The recent unprecedented wave of extreme weather events has brought home the urgency of the ongoing climate crisis. As stated in the sixth report of the UN’s Intergovernmental Panel on Climate Change (IPCC), unless we realize wide scale changes now, we are likely to see disastrous results of global warming. The UN Secretary General, Antonio Guterres, calls the report a “code red for humanity.”
The maritime industry is already aware of the need for urgent action. The International Maritime Organization (IMO) initiated the push towards zero emissions a decade ago, and maritime and offshore sectors in many countries are working to achieve these goals. Further regulations are now coming into force as countries ensure that there is infrastructure available to address these issues. Also, industry led initiatives – such as the International Chamber of Shipping’s recent presentation to the UN of a proposed global levy on carbon emissions from ships – speak of an industry working hard to reduce the 2% of carbon emissions attributed to the sector.
Transitioning during a global pandemic
However, this urgent call to action comes as we near the end of year two of a global pandemic, the effects of which have emphasized the necessity of a functioning maritime industry. Shipping carries over 80% of global trade today, and the trade volume is expected to triple by 2050. Availability of e.g. food, medical supplies, and infrastructure are dependent on ship transportation at the same time as there is pressure to minimize the impact of shipping on the environment. Emissions from shipping will certainly form a key part of discussions at COP26, and the industry is preparing to comply with the regulations on EEXI (Energy Efficiency Existing Ship Index) and CII (Carbon Intensity Indicator), which lay the foundations for continuous improvement of the global fleet.
This means that many of us in the maritime industry find ourselves performing a balancing act. On the one hand, shipping operators have many of the resources and information needed to transition to safer and cleaner performance, while on the other hand the pandemic has hit the global economy and company finances hard, and this has had a negative effect on many shipping sectors. We must also contend with the fact that many players postponed their planned, green initiatives over the past two years to allow global trade to continue unhindered and due to market uncertainty. Many operators feel that there is no obvious path forward.
This challenge is not new. We have always had to try and balance the aim of minimal emission operations from a climate perspective against the price required to make progress. This is one of the primary reasons why I firmly believe in the value of designing for sustainability. This potentially minimizes costs while still allowing us to maximize investment in innovative solutions.
Expanding the market for green technologies
Although there is large scale industry buy-in to transitioning to more sustainable operations, we will see a division into two distinct factions: One that is heavily invested in green technology, and the other that remains skeptical about how efficient the new solutions and processes are likely to be. The former doesn’t need convincing to invest in greener operations as those stakeholders are already doing their utmost to set internal standards that are higher than those set by global regulatory bodies. It is the latter that I think we as an industry need to engage with, particularly as they make up a significant portion of the global fleet.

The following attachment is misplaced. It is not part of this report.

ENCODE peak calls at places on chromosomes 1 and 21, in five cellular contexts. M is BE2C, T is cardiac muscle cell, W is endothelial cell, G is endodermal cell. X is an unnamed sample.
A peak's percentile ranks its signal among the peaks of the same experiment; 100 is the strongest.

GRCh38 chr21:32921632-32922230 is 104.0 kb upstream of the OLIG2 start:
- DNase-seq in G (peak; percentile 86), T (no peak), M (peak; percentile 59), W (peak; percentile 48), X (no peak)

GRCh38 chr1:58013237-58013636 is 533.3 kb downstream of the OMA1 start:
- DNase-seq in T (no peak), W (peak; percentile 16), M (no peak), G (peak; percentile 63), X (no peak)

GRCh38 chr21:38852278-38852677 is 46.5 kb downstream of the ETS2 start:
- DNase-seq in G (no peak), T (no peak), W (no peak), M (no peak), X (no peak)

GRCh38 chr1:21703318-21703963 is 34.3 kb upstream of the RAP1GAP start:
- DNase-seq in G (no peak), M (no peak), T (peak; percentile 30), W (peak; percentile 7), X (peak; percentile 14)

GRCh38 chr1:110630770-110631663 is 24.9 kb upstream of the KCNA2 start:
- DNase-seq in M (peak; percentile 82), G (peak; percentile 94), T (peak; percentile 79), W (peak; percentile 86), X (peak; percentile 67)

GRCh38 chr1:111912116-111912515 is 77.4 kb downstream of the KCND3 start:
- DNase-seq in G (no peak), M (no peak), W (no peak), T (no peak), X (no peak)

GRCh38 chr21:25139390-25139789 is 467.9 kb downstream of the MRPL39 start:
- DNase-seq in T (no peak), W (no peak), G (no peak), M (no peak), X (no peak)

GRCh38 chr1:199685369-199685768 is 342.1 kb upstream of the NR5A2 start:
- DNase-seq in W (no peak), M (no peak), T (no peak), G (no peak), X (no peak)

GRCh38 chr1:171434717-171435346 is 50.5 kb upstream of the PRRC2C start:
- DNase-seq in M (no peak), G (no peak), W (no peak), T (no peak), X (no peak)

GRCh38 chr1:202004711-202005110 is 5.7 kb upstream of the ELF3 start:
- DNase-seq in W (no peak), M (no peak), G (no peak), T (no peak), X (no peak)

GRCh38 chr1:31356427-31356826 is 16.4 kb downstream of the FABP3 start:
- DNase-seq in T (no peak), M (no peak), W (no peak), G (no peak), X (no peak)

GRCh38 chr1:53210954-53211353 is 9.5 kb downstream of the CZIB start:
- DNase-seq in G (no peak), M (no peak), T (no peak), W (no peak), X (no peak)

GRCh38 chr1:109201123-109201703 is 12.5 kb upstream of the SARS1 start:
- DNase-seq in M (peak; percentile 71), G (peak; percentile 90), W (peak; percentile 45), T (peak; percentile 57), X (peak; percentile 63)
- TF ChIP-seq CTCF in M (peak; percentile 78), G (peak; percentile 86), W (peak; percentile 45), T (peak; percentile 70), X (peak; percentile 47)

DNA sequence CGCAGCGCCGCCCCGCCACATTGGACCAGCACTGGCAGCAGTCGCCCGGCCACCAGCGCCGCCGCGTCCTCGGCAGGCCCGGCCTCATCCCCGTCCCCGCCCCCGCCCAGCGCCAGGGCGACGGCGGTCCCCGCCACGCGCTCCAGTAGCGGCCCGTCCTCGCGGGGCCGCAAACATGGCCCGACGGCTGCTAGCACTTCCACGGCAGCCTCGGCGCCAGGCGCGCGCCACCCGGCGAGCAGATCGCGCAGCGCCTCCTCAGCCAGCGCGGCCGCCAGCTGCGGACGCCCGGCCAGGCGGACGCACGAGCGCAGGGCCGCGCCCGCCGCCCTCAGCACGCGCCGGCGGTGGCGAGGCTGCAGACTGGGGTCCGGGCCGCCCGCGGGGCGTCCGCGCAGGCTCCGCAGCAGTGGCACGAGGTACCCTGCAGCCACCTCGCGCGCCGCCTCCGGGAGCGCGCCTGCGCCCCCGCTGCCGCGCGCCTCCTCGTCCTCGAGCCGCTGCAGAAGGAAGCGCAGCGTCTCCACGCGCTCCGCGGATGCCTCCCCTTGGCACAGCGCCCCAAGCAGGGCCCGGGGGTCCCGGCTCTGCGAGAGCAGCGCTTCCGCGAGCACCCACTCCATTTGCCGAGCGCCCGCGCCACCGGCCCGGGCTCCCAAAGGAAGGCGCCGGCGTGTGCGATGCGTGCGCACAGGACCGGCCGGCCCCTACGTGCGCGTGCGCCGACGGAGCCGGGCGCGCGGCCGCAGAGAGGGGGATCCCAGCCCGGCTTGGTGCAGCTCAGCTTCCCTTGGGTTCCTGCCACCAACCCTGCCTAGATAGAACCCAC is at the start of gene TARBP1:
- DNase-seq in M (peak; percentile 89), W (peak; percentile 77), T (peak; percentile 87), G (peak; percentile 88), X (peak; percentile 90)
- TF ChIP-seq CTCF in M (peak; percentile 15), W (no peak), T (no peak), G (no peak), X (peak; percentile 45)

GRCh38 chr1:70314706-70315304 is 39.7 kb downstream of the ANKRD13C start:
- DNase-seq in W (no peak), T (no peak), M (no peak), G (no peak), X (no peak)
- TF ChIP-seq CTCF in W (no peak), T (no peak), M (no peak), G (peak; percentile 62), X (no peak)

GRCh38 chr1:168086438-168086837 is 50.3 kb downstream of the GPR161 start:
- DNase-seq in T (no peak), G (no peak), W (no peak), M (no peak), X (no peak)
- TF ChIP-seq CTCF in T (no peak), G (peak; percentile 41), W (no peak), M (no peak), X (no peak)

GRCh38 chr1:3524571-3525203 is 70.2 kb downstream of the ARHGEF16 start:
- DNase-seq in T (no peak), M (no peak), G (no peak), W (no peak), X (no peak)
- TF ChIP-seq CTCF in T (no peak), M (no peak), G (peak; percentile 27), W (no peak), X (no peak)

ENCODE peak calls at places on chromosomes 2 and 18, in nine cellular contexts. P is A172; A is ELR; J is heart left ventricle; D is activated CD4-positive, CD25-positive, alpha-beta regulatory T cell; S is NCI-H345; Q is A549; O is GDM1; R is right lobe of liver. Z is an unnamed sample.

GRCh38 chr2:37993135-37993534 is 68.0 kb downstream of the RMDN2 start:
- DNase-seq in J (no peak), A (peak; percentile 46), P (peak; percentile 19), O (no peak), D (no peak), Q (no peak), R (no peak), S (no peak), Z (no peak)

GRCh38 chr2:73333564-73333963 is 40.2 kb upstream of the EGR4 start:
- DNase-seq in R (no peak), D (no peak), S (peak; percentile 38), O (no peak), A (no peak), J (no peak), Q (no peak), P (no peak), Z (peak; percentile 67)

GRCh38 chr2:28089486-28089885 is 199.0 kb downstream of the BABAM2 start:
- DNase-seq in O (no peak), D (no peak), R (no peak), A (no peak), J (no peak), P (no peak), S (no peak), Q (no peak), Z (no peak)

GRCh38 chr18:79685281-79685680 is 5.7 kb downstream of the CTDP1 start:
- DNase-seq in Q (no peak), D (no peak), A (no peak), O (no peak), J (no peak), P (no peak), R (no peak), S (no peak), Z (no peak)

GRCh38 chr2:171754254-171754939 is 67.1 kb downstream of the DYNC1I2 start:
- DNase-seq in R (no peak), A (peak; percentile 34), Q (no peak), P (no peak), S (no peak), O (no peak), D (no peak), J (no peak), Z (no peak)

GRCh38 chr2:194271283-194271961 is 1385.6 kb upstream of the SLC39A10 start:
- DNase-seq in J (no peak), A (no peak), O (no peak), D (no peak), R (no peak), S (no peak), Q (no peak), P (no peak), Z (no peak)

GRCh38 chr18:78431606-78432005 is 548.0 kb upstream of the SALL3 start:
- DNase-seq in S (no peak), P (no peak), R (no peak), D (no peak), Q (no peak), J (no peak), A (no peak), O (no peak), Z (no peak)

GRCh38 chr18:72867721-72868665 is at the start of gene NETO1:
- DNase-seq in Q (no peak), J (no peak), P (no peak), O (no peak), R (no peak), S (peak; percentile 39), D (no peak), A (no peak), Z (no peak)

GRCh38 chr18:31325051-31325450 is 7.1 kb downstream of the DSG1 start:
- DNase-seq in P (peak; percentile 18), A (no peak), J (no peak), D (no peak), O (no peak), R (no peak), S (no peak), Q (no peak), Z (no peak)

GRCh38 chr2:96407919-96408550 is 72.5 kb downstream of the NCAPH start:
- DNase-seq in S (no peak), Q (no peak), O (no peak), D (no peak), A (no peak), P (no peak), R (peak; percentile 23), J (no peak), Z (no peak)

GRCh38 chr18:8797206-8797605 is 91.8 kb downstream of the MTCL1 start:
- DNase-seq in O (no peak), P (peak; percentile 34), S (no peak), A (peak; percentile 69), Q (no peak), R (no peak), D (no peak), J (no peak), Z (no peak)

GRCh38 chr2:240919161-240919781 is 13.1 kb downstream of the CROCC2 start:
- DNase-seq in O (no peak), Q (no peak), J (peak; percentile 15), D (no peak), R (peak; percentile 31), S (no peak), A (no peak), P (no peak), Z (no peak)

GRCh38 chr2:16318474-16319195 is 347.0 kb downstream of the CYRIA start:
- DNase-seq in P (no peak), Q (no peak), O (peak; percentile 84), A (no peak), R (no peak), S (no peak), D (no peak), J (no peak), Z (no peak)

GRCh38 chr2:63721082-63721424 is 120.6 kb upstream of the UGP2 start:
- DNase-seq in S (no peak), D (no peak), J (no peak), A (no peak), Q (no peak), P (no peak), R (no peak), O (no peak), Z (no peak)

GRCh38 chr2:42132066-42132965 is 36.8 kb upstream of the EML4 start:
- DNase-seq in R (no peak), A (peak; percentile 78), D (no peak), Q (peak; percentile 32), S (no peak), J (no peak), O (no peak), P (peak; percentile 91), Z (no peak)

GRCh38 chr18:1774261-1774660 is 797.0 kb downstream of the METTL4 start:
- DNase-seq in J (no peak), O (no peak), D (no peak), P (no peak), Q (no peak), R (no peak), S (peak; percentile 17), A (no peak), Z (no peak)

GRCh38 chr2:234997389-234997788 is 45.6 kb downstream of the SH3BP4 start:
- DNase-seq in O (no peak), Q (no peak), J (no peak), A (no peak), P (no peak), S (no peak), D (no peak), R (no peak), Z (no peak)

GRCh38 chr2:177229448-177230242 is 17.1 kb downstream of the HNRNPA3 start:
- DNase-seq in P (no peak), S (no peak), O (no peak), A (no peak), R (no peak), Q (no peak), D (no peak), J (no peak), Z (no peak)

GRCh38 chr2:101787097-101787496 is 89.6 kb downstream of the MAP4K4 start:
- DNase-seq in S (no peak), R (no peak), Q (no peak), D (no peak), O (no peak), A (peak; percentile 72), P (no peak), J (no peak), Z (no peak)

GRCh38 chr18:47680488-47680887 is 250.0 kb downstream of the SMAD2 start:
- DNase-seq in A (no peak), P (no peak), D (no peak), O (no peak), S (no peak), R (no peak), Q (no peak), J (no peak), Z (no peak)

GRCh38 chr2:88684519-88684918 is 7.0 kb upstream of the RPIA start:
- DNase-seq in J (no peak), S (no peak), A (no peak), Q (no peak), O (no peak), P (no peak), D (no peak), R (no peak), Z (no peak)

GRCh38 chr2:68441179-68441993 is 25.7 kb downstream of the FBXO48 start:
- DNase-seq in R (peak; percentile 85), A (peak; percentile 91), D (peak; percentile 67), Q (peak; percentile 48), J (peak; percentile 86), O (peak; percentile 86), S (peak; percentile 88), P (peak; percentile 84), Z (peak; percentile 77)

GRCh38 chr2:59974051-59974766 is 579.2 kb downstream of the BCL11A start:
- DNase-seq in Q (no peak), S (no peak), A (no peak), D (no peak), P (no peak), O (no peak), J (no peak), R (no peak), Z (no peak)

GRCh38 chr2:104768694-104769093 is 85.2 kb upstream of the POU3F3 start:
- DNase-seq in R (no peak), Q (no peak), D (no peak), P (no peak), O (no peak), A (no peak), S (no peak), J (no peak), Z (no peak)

When I call them industry skeptics, I do not mean they are opposed to sustainability or against regulation. Instead, I mean that they are skeptical about new solutions that have not yet proven their efficiency onboard and/or ashore and prefer to invest in tried and tested technologies. This is completely understandable. After all, I have seen many examples of new technologies that do not deliver as promised or end up costing much more than expected.
This skepticism can be a problem though, as it can hamper good solutions from receiving investment and getting the opportunity to prove efficacy. We are no longer operating on the same extended timelines as we did before. 2030 is only nine years away, and there are so many things that must be achieved by then to accomplish the goals the industry has set. While big companies need to plan for large investments for fleet-wide actions, smaller companies make up a significant segment of the industry overall and their involvement is crucial if we are to implement change at a grassroots level.
Earlier playing it safe was seen to be a risk-free option, but the risks associated with not reaching our climate goals are now larger than the short-term risks of a failed trial. I believe that change is the new normal; evaluating and embracing new ideas and technology will be necessary to succeed as a company or individual, today and in the future.
That said, there are various technologies already available in the market which facilitate significant and immediate emissions reductions, and most of these have already proved their efficacy. I believe that one of the main challenges for these companies selling and advocating for greener shipping technologies will be communicating effectively, collaborating extensively and proving and re-proving our technologies to ship-owners and operators.
If I have learned anything from my two decades in the industry, it is that we cannot ignore industry perception. There is an urgent need to get the whole industry to accelerate the voyage towards long-term green operations. After all, we need everyone onboard, working towards common goals to make sustainability possible, and acting to save our planet before it is too late.